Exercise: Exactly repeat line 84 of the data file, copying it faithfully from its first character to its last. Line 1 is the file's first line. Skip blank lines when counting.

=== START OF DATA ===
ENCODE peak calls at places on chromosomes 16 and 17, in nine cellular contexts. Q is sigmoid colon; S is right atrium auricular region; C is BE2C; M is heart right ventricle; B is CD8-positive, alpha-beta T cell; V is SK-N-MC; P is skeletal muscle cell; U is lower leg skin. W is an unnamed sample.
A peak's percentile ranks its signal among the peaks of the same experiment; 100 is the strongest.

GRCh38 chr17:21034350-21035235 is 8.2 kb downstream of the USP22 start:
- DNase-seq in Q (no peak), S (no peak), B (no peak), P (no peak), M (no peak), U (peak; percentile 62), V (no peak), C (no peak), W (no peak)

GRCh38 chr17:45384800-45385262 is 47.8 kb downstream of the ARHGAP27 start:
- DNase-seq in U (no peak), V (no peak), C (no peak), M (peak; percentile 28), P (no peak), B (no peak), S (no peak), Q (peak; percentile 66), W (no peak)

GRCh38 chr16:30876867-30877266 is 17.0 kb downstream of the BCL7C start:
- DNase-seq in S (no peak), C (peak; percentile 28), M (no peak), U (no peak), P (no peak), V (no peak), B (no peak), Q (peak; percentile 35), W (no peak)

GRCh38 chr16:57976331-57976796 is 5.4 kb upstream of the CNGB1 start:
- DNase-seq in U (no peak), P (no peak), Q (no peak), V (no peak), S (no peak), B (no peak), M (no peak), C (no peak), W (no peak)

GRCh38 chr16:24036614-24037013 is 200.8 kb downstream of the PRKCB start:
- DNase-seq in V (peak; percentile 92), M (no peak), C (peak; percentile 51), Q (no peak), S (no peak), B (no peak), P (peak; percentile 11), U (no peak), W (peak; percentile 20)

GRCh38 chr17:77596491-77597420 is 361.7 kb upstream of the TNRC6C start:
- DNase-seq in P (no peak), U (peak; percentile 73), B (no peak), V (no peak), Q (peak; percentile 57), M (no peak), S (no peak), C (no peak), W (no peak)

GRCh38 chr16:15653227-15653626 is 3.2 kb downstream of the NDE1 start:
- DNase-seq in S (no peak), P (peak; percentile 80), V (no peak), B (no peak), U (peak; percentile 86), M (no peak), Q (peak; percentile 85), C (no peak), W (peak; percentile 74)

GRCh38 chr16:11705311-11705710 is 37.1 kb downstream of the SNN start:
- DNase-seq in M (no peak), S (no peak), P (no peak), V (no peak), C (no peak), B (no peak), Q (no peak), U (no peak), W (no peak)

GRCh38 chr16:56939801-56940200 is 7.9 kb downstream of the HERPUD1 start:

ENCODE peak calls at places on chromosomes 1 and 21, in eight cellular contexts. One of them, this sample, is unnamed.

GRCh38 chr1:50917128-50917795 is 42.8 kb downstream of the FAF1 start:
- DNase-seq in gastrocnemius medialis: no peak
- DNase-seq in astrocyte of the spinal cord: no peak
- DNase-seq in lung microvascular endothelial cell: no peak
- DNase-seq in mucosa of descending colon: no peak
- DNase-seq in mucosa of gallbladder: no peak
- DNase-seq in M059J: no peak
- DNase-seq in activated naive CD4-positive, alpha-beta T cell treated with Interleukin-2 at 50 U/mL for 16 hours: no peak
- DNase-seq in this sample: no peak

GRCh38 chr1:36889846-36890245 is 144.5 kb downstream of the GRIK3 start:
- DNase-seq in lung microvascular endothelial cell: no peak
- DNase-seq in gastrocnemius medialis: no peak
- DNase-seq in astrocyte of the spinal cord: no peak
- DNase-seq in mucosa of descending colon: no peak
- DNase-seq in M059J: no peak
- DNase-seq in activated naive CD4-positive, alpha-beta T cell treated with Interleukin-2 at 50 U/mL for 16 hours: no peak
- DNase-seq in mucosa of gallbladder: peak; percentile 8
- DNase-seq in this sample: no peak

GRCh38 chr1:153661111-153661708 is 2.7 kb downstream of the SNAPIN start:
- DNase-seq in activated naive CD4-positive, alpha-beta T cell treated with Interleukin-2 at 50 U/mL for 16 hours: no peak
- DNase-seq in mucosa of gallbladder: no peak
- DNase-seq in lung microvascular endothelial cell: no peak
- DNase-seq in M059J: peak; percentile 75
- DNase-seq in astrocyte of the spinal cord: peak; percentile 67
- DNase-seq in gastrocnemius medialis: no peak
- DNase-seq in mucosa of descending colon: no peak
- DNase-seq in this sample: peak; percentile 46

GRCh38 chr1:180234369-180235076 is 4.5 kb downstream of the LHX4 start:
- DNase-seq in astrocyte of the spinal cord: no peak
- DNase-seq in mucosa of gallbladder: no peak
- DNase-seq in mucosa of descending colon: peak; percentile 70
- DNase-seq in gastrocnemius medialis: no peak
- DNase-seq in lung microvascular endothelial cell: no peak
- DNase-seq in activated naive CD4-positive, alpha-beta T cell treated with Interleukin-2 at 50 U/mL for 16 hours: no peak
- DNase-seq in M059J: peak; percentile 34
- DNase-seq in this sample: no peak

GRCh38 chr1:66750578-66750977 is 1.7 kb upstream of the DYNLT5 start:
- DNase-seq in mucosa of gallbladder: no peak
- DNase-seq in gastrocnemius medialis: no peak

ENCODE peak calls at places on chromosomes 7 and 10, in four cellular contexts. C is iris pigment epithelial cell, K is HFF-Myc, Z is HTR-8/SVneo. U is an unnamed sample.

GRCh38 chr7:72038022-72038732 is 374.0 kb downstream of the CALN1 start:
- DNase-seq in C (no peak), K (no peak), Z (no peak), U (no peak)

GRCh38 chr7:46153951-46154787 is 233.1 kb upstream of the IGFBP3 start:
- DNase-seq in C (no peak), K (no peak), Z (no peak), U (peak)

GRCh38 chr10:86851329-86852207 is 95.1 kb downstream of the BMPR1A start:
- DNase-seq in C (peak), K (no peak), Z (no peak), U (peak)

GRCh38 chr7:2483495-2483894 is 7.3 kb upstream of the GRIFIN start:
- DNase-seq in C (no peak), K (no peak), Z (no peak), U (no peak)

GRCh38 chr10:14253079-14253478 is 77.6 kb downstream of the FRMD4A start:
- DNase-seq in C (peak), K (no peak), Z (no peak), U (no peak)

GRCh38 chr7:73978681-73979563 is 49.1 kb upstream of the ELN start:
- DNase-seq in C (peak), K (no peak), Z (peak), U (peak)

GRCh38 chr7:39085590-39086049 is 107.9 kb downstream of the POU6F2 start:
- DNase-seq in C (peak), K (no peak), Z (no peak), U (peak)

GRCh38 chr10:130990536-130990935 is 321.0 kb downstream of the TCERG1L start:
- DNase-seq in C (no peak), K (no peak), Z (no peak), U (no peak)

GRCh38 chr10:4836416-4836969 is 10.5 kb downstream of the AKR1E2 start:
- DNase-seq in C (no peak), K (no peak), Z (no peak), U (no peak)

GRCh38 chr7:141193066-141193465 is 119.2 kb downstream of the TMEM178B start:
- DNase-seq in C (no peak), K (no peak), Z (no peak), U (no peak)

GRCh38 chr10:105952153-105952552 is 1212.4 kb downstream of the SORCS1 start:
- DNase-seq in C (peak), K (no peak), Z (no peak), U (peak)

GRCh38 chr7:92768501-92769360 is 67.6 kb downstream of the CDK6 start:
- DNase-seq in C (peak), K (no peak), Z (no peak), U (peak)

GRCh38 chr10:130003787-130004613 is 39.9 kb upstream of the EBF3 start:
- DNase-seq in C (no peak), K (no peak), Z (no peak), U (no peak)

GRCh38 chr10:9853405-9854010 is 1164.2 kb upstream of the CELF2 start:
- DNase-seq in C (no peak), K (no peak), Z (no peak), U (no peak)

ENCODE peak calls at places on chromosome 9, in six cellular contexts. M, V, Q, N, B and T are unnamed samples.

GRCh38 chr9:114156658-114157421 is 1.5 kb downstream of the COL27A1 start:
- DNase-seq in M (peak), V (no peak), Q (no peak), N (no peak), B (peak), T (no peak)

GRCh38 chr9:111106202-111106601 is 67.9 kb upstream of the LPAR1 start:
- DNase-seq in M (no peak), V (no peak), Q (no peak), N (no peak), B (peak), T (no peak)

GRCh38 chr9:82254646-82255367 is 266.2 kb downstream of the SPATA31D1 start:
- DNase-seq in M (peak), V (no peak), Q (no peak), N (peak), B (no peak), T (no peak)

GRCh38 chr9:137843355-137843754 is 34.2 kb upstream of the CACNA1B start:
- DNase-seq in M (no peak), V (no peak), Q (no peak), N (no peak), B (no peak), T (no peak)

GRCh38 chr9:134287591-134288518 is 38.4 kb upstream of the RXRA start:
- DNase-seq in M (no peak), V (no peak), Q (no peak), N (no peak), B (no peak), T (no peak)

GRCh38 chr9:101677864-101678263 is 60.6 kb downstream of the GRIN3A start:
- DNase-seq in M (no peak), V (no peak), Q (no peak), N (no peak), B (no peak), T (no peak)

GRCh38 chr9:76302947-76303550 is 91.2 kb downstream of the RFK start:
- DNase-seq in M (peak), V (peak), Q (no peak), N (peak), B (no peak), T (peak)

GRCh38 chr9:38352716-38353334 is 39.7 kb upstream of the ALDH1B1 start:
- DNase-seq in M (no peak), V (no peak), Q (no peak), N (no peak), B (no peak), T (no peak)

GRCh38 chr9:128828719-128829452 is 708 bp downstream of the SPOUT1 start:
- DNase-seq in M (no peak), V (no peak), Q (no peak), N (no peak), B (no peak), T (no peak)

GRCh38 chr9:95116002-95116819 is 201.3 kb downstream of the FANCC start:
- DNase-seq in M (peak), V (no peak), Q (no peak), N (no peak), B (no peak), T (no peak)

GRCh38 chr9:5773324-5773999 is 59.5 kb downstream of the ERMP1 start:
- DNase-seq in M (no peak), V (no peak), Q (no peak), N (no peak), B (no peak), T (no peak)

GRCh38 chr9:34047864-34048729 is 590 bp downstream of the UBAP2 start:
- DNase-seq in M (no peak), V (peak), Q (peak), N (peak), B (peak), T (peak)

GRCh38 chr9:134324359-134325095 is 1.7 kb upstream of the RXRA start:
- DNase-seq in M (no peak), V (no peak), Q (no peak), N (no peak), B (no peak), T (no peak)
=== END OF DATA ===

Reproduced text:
- DNase-seq in C (peak), K (no peak), Z (no peak), U (peak)